Installing inspec on the Jenkins server ?

So, then we thought about calling inspec from the build server which is a Jenkins server. So, the plan: Install inspec on the Jenkins server, call the scripts from the Jenkins server and use the "-t ssh:// ..." argument to target the deployment server. Sounds good. Not ideal but it's workable. I don't really like this idea as in order to run it in this fashion, ssh keys has to be maintained in the Jenkins server or some kind of script wizardy has to be imbued in the scripts to make it run correctly. At this stage my first paddle did not look so good, so I decided what is the harm in trying the second paddle ... turns out the second paddle has it's problem as well. It's running an almost ancient version of Windows. I know, I know who in their right minds would run Jenkins on Windows right ? Sigh, for the sake of argument and the readability of this post, believe me, we did question this. Let's just say the server OS choice and installation is out of our control and our control extends as far as being able to configure stuff using Jenkins only. Again we hit the same problem here: There are not packages available for this OS as well. Yes another day in the land of "Dev" on this side of the mountain while "Ops" being on the other continent! So yayy for our second paddle sinking to the murky depths of the river. 

So what now ?

The way I look at it, we are left with a few choices now. All unknowns ... great!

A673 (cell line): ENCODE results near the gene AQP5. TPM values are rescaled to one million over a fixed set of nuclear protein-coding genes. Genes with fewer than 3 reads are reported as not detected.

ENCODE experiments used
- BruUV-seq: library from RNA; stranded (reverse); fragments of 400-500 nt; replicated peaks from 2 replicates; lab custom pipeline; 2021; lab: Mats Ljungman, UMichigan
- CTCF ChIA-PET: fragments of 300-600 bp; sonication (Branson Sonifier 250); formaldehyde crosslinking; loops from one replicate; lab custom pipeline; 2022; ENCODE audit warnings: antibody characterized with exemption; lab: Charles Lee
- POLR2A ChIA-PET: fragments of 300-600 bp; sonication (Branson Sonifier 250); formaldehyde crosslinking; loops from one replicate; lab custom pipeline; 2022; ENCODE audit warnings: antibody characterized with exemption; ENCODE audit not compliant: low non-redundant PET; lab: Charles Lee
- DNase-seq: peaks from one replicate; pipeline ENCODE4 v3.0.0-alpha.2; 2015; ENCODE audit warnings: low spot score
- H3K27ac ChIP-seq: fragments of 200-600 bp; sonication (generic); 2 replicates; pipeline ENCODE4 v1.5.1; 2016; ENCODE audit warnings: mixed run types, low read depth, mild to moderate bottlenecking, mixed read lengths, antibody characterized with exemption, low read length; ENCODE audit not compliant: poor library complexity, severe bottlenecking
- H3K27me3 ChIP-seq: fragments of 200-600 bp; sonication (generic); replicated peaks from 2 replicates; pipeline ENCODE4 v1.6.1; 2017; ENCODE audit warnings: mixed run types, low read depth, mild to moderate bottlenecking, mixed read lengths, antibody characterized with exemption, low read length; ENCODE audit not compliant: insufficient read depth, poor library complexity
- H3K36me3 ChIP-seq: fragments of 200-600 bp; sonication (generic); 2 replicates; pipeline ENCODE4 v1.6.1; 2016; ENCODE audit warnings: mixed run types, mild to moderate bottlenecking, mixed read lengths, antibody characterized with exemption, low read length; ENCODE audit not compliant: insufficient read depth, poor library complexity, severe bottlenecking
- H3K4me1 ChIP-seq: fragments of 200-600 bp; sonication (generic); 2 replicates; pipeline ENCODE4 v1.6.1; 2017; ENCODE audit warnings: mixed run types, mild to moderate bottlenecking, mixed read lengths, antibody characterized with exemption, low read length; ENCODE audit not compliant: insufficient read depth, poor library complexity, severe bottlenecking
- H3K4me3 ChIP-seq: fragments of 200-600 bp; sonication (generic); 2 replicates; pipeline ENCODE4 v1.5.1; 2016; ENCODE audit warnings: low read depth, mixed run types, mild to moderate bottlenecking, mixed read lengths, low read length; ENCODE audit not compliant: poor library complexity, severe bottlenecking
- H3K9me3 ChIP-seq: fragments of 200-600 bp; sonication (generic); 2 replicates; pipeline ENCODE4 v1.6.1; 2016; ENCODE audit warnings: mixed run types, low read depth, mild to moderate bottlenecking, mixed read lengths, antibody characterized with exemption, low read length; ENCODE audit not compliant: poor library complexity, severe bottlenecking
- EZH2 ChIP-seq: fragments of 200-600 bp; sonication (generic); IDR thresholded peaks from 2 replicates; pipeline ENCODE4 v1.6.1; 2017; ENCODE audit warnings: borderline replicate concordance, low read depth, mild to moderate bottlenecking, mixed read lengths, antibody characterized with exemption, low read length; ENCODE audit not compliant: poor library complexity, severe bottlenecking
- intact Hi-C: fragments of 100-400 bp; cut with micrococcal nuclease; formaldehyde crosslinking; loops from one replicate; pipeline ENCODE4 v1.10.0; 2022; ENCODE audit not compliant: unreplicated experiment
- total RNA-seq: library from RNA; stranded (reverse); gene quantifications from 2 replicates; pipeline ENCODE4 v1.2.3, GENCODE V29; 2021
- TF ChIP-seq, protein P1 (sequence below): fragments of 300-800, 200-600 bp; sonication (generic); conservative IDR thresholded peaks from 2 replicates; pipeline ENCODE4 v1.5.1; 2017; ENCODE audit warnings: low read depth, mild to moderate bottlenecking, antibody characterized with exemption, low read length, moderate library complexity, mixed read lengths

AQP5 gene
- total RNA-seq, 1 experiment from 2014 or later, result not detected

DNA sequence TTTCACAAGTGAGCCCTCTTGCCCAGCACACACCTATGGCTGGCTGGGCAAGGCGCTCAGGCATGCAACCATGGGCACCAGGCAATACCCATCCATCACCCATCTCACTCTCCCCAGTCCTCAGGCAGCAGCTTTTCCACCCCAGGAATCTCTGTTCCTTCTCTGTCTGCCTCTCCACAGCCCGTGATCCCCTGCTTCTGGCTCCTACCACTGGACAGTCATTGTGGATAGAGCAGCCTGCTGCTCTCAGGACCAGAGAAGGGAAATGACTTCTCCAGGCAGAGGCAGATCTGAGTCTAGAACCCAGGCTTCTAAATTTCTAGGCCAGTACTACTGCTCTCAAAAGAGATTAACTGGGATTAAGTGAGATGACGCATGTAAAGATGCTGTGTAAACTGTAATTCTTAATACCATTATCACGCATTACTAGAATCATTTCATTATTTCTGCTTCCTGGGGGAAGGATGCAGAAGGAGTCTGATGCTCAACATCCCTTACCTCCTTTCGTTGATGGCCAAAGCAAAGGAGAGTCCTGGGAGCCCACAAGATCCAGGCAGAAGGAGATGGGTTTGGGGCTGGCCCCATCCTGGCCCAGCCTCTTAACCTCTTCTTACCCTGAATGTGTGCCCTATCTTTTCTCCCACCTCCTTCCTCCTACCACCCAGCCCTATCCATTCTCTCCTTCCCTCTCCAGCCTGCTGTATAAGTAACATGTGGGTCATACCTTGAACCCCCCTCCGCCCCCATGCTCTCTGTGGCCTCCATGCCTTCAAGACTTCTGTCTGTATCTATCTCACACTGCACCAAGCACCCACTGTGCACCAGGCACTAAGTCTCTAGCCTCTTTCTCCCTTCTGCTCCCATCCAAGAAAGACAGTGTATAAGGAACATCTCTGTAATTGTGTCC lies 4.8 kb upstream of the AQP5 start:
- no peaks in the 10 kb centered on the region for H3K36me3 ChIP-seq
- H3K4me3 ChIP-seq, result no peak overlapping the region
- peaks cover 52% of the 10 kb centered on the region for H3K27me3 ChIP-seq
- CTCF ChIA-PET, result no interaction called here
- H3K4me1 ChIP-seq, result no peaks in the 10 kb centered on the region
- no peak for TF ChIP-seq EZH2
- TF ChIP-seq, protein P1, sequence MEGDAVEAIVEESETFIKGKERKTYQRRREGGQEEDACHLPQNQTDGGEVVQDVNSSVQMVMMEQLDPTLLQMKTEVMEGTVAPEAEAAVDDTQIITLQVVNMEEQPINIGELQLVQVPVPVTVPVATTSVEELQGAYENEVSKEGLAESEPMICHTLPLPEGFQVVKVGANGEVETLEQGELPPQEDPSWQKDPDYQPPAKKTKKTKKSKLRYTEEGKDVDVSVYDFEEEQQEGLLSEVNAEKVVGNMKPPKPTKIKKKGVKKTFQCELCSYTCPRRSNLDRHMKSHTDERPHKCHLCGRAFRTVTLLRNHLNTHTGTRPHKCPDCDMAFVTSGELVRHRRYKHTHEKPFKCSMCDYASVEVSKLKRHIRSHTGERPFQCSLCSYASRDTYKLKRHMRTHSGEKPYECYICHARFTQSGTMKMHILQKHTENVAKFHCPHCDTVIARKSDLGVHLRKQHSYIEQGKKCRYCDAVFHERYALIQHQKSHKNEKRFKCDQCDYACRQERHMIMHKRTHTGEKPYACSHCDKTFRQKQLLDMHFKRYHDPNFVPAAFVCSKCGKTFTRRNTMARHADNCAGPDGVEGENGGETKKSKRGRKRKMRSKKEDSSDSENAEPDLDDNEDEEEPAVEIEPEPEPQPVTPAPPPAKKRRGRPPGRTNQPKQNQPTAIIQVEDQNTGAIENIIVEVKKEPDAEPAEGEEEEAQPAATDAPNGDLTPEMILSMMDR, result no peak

1. Try to bash my skull in and install inspec on Solaris. There was one measly comment on SO when someone asked this question pointing to some Chef scripts. That's all ! Confidence level plummeted to the core of the earth after seeing this. The usually boisterous SO was strangely quiet this time. 
  2. Try to install all of our post deployment scripts on an external RedHat server and call them from there. The question here then becomes how the heck to you capture the status of the checks ? Is this even possible ?
  3. Spin up a docker instance in Jenkins and call the scripts from within the docker from the Jenkins server ? I really don't know this one and I have not tried it. 
I am reaching out to all those 48 people who read this blog if you guys have ever tried or better yet succeeded in using inspec on your Solaris boxes before, please find it in the kindness of your hearts to share in the comments section on how you did it to benefit the tired writer of this blog as well as the others who might one day stumble upon this blog post. Cheers.